For example sanctuary farms on Detroit’s East Side, Parker Jean and Jøn Kent, with their team of volunteers. Lay out cardboard and paper bags to starve out invasive weed plants instead of using herbicides, plant marigolds and lavender amid squash, melons and cabbages instead of using pesticides; and turn leftovers into compost.

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In cities like Detroit, urban gardening not only improves nutrition and community building by addressing the nutritional imbalances caused by food deserts. it also addresses environmental injustice: The disproportionate impact of air and water pollution on neighborhoods populated by the poor and people of color.

Sanctuary Gardens seeks to alleviate the problem of polluted water through the use of regenerative methods. Detroit’s Urban floods and gardens are also addressed by Urban Farm Manager.

How is all this urban farming financed?

Urban gardening uses a variety of public and private actors – Businesses and faith organizations along with city, state and federal funds.

One source of grants is the Detroit branch of the 2030 initiative for green urban architecture, which addresses the problem that few black farmers in Detroit actually own the land they cultivate. Municipalities with urban farmers often collect money for their projects local funding initiatives.

Jerry Hebron of Oakland Avenue Urban Farm helped establish the Detroit Black Farmer Land Fund, which had an initial budget of $55,000; Now he’s working with the City of Detroit and a variety of stakeholders to overcome that ingrained inequality between black and white land ownership, giving Detroit’s dedicated urban builders a sense of financial security on the land they work.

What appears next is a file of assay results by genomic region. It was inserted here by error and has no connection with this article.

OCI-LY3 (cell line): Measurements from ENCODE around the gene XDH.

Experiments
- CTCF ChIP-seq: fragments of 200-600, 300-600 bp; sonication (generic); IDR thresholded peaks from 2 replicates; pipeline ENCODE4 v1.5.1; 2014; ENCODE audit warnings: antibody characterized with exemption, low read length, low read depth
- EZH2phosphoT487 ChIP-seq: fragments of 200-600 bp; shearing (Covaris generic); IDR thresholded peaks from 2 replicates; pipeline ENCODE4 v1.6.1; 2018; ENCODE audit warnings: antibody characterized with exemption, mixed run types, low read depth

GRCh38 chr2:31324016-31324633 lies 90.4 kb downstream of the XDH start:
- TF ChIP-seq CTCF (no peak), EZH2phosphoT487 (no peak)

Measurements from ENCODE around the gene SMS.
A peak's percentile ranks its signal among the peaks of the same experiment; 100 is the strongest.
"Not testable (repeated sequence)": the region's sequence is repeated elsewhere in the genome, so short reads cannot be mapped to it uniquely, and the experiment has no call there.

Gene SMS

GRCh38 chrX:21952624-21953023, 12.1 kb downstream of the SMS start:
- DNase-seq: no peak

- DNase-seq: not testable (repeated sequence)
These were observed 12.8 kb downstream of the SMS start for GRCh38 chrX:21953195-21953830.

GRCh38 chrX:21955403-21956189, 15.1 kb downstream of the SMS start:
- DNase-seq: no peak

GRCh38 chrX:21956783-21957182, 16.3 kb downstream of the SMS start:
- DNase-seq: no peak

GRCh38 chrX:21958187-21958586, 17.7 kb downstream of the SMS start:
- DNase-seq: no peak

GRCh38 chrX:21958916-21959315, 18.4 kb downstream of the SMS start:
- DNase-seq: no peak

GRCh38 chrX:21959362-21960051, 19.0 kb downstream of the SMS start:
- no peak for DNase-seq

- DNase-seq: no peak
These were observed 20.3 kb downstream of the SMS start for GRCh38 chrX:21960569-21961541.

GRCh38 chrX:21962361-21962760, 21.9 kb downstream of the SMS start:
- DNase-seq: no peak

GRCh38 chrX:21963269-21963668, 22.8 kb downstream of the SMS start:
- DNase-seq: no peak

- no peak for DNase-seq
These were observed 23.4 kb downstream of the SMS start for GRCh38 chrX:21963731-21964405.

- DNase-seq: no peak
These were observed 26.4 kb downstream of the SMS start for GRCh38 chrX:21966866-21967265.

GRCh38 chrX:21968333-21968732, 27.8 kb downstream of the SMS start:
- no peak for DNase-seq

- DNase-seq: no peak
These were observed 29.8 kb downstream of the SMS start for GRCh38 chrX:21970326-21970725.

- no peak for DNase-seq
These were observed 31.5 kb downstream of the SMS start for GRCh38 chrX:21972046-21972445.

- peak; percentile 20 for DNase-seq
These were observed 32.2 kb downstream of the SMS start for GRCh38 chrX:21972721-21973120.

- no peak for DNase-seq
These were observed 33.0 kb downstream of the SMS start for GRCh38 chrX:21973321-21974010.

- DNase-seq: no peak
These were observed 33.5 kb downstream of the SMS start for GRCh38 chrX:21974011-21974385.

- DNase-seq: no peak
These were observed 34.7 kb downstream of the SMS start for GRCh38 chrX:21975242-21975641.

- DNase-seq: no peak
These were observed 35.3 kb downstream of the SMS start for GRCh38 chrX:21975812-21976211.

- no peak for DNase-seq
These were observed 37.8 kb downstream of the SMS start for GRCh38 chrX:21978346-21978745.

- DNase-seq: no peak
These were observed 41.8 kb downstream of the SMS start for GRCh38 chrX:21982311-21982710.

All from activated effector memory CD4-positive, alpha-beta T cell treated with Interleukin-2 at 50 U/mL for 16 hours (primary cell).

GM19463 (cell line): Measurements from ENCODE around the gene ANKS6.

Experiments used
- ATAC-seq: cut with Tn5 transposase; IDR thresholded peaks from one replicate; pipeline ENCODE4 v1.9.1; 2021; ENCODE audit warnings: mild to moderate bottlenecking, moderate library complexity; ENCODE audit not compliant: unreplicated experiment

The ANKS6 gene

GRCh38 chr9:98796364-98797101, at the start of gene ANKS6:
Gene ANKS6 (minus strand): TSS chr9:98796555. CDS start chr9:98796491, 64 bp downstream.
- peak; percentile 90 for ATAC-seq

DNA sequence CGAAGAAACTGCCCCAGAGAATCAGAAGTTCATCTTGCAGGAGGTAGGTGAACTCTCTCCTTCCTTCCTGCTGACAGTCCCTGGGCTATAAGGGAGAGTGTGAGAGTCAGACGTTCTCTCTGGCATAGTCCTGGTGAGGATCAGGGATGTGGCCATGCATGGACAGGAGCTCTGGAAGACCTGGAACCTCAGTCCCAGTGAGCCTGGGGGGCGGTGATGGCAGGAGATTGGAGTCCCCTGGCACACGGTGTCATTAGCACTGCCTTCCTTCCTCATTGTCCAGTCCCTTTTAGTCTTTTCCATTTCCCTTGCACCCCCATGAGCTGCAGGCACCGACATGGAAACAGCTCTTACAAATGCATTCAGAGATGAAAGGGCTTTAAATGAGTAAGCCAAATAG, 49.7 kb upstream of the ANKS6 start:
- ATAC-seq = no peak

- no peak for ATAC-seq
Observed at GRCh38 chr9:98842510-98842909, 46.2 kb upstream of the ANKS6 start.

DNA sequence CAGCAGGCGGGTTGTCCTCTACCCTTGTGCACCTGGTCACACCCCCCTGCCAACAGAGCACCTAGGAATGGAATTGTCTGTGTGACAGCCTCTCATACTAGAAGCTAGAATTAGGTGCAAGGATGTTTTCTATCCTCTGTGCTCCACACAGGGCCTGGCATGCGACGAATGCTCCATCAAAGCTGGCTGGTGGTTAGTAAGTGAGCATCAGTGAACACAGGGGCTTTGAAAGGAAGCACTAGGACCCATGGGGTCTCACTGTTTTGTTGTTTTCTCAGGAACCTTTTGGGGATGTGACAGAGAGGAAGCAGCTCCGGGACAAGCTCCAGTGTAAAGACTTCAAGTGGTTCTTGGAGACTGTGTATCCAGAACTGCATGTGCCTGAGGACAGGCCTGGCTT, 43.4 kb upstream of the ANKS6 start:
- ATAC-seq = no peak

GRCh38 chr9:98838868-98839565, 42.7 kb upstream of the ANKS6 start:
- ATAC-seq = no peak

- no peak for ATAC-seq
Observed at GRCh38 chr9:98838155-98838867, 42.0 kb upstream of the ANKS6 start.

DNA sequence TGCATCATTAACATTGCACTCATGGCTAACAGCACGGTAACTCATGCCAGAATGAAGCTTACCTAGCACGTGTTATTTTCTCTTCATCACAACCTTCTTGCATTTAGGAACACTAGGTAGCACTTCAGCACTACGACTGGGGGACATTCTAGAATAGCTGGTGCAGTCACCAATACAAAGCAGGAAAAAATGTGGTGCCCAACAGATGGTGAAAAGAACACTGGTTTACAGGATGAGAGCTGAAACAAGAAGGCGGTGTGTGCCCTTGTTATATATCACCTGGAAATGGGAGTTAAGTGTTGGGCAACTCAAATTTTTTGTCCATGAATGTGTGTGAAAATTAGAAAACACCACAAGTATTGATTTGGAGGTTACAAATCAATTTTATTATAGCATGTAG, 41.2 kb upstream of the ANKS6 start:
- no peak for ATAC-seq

Closing the Loop Between Crops and Consumers in Detroit Urban Farming is part of a global initiative for collaboration between local producers and local businesses.

In a linear agribusiness dependent on a widespread distribution system, crops could be grown and harvested in California and move along a “supply chain” or chain of events (processing, transportation) to be sold to consumers who number in the thousands are kilometers away. Prices rise with every link in the chain.

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The International Council for Local Environmental Initiatives (ICLEI) explains that in a linear economy “Food system actors such as farmers, processors and retailers have limited interaction with stakeholders outside their segment of the food value chain. As a result, impacts up or down the value chain are not taken into account.”

Circular Food Systems, on the other hand, do Advocate for sustainable urban development” and “Influencing sustainability policies and driving local action for low-carbon, nature-based, equitable, resilient and circular development”.

The gardens that thrive on Detroit’s brownfields are based on the same concept as the English Village Commons who were free to provide for each other until the Enclosure movement destroyed the villagers‘ Access in favor of large-scale cash crops.

It seems to me that this historic abuse of land for the benefit of a few is fortunately being reversed in today’s urban gardens, where communities are re-establishing ownership of their commons and turning food deserts into food oases.

Editor’s note: The opinions expressed here by the authors are their own and not those of — In the post photo: Brother Nature Produce Urban Farm in Detroit Source: Michigan Municipal League photo taken April 21, 2011 Flickr cc